Last week, the Consumer Financial Protection Bureau ordered Continental Finance Company LLC, a credit card lender, to refund an estimated $2.7 million to approximately 98,000 consumers. The CFPB found that the company’s subprime credit cards misrepresented certain fees and hit consumers with illegal charges. The order also requires the company to pay a civil penalty of $250,000.
“Continental Finance misled consumers and charged them illegal fees,” said CFPB Director Richard Cordray. “These excessive fees are especially harmful because the cards were targeted to consumers with subprime credit who are often economically vulnerable. We will act to protect people who are wronged in this market.”
Continental designs and markets credit cards targeted at consumers with subprime credit. The CFPB investigation found that violations occurred in connection with Continental cards issued between April 2012 and July 2013. Specifically, the CFPB alleged that Continental Finance misled consumers about credit card costs, charged illegal credit card fees, and misrepresented account insurance by stating in some consumer cardholder agreements that security deposits consumers provided for certain credit cards would be “FDIC insured” when, in reality, for a time period many funds were not FDIC-insured.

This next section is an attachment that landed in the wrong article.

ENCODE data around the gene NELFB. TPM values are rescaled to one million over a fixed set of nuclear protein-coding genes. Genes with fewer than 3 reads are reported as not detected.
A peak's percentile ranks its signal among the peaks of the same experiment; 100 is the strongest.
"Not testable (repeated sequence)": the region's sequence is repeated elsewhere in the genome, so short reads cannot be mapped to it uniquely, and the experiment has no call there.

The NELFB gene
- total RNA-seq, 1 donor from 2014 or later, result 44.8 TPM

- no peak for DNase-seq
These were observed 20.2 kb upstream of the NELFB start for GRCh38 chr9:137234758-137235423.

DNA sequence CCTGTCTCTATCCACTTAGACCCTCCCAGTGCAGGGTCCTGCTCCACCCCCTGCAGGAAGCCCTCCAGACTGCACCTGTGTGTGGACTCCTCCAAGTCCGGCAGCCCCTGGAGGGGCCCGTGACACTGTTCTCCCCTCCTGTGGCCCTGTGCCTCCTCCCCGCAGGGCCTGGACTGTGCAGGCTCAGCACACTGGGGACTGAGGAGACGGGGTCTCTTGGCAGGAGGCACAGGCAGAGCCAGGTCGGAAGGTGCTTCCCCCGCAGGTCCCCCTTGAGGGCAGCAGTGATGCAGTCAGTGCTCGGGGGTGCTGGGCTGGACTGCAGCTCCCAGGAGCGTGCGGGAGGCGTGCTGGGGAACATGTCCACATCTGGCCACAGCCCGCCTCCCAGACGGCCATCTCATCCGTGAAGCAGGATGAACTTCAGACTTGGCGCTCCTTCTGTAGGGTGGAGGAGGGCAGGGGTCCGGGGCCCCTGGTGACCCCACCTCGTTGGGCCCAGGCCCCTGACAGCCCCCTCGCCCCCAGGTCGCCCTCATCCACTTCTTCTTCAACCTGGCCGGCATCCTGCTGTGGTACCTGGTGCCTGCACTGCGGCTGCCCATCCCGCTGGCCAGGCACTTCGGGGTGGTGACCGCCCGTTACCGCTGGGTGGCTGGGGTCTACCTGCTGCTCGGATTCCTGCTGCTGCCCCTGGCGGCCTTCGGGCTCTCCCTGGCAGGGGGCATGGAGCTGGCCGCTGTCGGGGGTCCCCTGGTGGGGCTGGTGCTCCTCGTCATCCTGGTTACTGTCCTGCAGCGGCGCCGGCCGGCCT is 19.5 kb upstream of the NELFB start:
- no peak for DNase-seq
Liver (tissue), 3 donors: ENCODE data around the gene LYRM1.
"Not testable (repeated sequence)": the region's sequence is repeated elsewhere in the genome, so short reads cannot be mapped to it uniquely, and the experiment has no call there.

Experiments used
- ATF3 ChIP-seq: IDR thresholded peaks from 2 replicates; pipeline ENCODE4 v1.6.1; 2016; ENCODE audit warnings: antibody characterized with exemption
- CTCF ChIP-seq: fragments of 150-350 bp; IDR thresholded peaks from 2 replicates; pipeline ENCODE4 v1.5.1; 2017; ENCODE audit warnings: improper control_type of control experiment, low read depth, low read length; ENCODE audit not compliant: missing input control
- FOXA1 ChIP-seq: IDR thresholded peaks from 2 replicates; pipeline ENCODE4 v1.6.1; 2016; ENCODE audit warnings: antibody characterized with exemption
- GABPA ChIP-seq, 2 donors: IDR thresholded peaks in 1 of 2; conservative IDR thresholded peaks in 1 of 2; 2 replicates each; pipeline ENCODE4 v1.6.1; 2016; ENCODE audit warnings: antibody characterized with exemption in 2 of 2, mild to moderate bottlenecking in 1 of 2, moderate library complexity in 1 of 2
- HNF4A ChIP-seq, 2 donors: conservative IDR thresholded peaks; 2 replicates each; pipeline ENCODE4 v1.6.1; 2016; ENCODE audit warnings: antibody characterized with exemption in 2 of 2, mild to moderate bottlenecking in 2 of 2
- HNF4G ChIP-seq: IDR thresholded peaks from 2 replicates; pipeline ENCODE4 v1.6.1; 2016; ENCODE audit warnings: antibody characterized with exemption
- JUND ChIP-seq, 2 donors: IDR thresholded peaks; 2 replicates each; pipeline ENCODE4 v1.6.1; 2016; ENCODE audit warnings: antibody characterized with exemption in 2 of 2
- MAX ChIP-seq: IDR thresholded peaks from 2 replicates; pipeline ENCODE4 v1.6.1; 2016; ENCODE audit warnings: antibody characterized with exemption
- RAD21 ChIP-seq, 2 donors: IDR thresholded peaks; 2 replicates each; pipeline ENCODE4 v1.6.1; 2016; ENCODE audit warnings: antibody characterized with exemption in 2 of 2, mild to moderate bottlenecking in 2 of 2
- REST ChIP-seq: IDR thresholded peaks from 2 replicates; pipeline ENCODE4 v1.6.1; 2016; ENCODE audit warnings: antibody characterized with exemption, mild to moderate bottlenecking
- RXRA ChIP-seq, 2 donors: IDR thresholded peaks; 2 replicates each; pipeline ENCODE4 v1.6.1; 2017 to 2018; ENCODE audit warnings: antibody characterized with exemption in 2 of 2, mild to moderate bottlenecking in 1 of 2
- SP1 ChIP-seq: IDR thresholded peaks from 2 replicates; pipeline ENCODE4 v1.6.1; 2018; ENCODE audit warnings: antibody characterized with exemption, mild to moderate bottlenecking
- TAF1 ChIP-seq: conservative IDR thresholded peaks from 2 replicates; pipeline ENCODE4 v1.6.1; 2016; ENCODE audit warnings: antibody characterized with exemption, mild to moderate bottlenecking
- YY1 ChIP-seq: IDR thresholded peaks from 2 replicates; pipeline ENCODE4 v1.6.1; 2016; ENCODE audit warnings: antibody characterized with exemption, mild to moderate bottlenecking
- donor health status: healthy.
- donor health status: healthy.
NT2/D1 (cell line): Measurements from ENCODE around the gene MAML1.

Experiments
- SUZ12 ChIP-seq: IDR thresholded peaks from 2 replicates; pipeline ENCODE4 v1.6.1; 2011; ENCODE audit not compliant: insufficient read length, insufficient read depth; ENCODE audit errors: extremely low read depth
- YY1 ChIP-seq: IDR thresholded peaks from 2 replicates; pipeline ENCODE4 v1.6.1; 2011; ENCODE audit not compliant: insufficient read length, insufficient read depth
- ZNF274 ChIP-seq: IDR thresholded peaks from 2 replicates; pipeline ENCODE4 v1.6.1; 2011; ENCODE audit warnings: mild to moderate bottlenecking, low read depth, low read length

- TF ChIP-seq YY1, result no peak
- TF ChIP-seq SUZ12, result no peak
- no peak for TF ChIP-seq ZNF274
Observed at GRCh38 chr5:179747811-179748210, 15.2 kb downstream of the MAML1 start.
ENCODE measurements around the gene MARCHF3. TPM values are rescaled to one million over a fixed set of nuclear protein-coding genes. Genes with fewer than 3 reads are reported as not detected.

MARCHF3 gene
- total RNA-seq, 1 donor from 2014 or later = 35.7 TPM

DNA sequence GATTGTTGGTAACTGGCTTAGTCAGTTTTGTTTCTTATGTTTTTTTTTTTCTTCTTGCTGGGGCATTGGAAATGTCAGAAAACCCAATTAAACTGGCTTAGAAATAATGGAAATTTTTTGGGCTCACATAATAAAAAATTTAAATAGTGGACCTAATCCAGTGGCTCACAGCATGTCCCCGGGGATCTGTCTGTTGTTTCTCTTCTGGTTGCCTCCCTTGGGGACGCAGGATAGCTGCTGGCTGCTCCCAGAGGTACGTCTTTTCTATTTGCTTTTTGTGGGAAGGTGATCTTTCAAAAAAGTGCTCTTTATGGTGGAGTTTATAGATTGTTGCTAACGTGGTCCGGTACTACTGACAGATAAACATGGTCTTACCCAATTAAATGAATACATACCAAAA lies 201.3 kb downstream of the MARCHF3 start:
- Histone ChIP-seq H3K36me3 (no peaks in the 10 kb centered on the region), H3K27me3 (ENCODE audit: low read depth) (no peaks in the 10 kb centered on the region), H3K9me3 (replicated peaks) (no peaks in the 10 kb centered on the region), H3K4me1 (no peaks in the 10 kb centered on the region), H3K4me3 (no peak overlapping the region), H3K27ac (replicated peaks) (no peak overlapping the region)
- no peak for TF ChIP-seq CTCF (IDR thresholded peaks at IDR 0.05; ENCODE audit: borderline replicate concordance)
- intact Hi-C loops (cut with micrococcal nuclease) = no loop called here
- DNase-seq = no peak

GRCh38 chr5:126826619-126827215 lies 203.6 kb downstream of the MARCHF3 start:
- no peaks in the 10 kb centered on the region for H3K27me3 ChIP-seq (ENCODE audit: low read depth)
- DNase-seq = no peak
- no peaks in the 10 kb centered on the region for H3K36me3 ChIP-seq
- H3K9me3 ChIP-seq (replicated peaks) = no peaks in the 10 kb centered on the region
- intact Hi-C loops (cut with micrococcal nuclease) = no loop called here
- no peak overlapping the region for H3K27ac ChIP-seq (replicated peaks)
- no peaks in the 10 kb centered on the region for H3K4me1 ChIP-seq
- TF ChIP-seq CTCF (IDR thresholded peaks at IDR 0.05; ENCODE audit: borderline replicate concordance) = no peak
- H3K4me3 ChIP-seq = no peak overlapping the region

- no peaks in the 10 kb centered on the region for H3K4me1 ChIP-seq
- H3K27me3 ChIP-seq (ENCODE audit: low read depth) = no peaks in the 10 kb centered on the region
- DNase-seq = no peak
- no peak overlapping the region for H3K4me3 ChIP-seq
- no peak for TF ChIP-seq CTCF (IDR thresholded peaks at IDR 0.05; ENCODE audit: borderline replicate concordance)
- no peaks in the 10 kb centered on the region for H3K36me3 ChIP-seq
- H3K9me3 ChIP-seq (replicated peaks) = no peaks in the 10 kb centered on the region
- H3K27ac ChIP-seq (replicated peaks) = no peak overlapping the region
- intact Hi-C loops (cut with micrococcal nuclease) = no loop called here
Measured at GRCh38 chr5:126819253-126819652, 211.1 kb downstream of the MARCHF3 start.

The CFPB found that Continental engaged in deceptive acts or practices by misrepresenting the paper statement fee and whether security deposits would be “FDIC insured.” The CFPB also found that Continental violated the Truth in Lending Act by requiring consumers to pay fees over 25 percent of the credit limit during the first year after account opening. To address these violations, the CFPB’s consent order requires Continental Finance to:
- Provide full refunds totaling approximately $2.7 million to 98,000 consumers;
- Cease engaging in the illegal practices mentioned above;
- Be subjected to CFPB supervision for the first time; and
- Pay a $250,000 civil penalty fine.
Troutman Sanders will continue to monitor the CFPB’s enforcement actions and any related consent orders.